Still clearing out the office, ready for the move. Still chucking out my life by the recycling-bin load.
But, today, lurking in a corner, I found this 26-year old issue of Personal Computer World:
Boy, did I get it in the neck for this one. Not from my publisher or my colleagues, but from other journalists and editors. They thought it was a huge joke and that I (at the time, both the writer of the piece and the editor of the magazine) had made a monumental mistake.
It's only now, looking back, that I realise that they probably didn't even read the article. Or, in fact, read the coverline which ends with a question mark. Truth is, they were probably jealous at the attention we were drawing away from their titles.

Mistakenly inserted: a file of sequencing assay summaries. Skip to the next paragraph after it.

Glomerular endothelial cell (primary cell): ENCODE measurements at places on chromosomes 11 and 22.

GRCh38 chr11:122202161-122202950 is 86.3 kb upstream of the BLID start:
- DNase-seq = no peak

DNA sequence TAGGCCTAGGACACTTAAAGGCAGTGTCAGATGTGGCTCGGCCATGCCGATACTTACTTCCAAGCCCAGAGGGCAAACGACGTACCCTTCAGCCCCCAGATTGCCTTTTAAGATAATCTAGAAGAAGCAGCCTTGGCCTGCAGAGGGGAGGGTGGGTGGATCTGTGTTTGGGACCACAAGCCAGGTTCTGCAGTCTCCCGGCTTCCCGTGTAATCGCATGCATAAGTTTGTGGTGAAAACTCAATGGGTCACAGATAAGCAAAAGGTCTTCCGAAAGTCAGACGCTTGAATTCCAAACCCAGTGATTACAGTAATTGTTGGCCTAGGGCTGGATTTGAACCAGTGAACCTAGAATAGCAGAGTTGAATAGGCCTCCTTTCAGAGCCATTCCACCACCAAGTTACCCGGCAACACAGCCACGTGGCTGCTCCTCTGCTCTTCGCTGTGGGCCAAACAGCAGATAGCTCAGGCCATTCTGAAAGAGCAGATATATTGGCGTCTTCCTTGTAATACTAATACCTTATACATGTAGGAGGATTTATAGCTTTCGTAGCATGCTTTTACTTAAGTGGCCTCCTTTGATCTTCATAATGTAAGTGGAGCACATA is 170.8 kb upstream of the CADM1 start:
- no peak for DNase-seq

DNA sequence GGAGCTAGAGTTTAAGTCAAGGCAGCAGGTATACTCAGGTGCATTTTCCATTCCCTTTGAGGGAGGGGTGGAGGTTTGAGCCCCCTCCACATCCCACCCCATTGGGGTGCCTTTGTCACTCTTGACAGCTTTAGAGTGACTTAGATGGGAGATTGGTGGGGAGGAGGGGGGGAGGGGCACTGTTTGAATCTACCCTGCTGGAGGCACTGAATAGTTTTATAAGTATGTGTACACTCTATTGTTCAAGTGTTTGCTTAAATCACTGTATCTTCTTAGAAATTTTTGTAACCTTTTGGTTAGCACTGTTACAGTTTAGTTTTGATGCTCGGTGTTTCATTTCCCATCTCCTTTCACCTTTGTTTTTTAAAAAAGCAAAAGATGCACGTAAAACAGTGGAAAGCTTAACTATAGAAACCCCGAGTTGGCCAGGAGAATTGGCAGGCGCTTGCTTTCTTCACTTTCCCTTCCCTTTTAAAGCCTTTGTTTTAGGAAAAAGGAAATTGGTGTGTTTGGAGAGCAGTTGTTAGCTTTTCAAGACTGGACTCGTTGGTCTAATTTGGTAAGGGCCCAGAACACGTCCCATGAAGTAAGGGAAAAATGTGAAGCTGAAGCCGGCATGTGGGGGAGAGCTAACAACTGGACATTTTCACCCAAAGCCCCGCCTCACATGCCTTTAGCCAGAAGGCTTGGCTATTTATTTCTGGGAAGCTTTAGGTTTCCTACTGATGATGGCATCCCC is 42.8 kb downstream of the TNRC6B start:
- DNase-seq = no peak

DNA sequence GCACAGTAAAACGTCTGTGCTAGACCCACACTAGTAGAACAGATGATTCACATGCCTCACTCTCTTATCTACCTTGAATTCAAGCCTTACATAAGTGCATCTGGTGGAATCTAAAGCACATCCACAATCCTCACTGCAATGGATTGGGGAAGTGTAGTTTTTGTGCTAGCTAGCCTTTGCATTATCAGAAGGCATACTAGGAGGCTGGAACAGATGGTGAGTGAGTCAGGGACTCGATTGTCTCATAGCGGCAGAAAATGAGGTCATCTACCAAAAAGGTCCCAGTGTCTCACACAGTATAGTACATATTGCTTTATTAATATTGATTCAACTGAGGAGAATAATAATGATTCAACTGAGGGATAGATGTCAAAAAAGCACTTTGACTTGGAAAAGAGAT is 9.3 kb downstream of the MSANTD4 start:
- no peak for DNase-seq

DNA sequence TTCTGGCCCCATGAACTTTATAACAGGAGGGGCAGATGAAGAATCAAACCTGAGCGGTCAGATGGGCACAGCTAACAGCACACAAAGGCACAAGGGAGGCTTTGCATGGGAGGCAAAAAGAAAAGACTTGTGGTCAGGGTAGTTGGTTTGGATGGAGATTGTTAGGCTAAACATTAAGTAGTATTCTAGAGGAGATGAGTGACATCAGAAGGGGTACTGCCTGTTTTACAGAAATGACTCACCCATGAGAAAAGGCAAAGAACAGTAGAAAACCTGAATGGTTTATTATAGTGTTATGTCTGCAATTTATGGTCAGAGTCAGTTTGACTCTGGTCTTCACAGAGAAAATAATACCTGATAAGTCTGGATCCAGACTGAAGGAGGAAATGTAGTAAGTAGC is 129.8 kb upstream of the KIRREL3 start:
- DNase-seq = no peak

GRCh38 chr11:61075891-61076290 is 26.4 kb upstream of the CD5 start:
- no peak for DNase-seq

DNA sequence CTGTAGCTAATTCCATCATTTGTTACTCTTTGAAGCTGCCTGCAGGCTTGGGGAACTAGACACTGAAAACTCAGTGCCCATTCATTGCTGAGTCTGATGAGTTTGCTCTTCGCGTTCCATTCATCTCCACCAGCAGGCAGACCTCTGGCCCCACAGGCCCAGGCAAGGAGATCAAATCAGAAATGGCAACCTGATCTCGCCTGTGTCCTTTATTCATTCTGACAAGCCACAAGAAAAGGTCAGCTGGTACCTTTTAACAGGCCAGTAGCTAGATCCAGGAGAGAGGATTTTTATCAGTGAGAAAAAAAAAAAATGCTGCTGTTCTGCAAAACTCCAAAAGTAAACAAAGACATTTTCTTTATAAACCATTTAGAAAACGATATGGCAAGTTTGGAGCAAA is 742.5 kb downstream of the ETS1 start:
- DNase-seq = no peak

The program in question was called "The Last One" and it not only worked (eventually) but, for donkey's years, its publisher made money out of a consulting business wrapped around the software.
Marck Pearlstone was the programmer who was called in to rescue the project in the early days, when it was very buggy. He's been my partner (and the programmer) in Brainstorm Software for the past ten or eleven years.
If you're interested, The Last One generated application code for commercial applications.